Karmic Koalas and Red hats

The Windows 7 launch has come and gone, but there’s other launches happening soon as well

Tags: FedoraMicrosoft GulfRed Hat Incorporation
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By  Gareth Van Zyl Published  October 27, 2009

Windows 7 has been launched. The Windows 7 parties came and went; the ads of people claiming to have ‘had a hand' in developing the operating system have graced our television screens, newspapers, magazines and radios. The hype around operating systems, you might think, would have died down.

But there's more happening in the OS space, with the open source Linux versions of Ubuntu and Fedora launching new versions of their software in the coming weeks.

On October 29, Karmic Koala, Ubuntu's latest OS kernel (version 9.10 to be exact) will be available for free download.

The open source Linux based operating system has a small following, in comparison to its bigger counterparts such as Windows. However, owing to the less-than-satisfactory Windows Vista, there has a been a steady growth in Ubuntu and Linux use that has capitalised on anti-Windows sentiment.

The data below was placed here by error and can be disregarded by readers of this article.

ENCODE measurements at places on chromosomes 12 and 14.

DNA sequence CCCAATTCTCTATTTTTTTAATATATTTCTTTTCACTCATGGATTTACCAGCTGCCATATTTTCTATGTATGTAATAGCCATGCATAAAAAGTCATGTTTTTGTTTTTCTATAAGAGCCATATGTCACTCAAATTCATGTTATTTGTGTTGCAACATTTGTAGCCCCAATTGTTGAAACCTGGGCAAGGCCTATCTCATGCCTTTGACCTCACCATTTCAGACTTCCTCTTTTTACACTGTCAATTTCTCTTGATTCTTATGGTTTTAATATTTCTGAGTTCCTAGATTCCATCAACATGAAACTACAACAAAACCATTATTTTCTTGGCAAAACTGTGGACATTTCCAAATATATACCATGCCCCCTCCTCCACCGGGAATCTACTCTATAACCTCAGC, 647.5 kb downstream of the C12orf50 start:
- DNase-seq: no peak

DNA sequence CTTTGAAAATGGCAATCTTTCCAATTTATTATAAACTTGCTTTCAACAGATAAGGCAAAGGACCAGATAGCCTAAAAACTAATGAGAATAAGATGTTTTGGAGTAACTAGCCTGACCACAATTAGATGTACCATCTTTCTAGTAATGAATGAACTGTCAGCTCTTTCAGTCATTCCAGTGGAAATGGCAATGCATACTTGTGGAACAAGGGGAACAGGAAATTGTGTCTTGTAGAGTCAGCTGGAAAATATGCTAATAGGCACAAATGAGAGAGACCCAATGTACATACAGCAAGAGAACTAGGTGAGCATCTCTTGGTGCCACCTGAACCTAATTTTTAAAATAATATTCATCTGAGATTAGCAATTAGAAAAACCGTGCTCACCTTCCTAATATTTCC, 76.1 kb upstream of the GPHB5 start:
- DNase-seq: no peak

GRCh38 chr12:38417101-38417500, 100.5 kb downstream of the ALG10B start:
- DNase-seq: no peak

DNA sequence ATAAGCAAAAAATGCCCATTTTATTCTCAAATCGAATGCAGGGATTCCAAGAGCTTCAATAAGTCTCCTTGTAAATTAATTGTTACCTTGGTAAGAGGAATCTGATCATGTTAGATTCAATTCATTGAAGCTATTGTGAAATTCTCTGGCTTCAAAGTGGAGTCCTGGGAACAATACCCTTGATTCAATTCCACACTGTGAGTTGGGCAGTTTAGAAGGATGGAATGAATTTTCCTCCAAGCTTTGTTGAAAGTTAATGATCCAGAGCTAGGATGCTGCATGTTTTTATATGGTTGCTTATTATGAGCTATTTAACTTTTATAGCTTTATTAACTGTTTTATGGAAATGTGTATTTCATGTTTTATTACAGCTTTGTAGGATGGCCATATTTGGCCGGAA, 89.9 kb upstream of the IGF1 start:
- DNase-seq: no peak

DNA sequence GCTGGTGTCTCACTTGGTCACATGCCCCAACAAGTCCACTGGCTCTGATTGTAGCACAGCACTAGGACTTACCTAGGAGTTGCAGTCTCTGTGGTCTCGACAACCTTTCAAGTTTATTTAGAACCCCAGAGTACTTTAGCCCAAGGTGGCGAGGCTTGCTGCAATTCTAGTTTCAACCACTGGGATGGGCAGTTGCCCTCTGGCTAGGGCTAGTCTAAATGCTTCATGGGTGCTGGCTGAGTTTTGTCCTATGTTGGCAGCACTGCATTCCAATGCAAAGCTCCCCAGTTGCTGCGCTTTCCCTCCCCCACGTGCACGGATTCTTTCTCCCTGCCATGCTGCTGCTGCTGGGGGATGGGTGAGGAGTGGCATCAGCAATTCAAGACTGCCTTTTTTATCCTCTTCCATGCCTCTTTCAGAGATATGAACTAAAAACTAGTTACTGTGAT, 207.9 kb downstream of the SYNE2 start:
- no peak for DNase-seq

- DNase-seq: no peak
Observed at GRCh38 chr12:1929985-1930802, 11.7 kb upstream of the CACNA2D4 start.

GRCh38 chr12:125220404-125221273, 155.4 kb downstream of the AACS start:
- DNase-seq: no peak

Ubuntu's Karmic Koala is set to have a number of new and interesting features. First of all its boot time is expected to be a lot faster, something that has been commented on by those who have taken the Release Candidate (RC) for a test drive.

Karmic Koala will also have new minimalistic icons in the system tray and it will continue to have the classic brown theme by default.

It's not only Ubuntu that will be injecting new life into its software. Fedora, the community project behind Red Hat, will also be releasing a new version of its OS in November. Fedora 12 is set to be strong on virtualisation features with a Kernel base virtual machine (KVM). Its further projected that Fedora 12 will have better multimedia support including better support for webcams, IPv6 and network controls.

The question is: will people still be inclined to download Ubuntu or Fedora now that Windows 7 seems to be much slicker than its predecessor? Albeit that systems such as Ubuntu have come a long way in recent years in terms of ease of usability, the fact is that for what often should be simple tasks, you end up using the terminal and the command line.

There's no doubt that systems such as Ubuntu will get better as the years go by, but they will have bigger challenge on their hands as the ant-Windows vitriol could die down slightly. If anything, the level of competition has been beefed up, and open source operating systems will either take to the challenge and grow further or remain in use by a only a few.

3456 days ago
Tamer Khirdaji

I installed the Ubuntu 9.10 . Its one of the best systems I ever had. Its fast and the Desktop 3D effects (Campiz fusion) doesn't slow down the performance of the system. All applications are running smoothly on it and it is much faster than windows.

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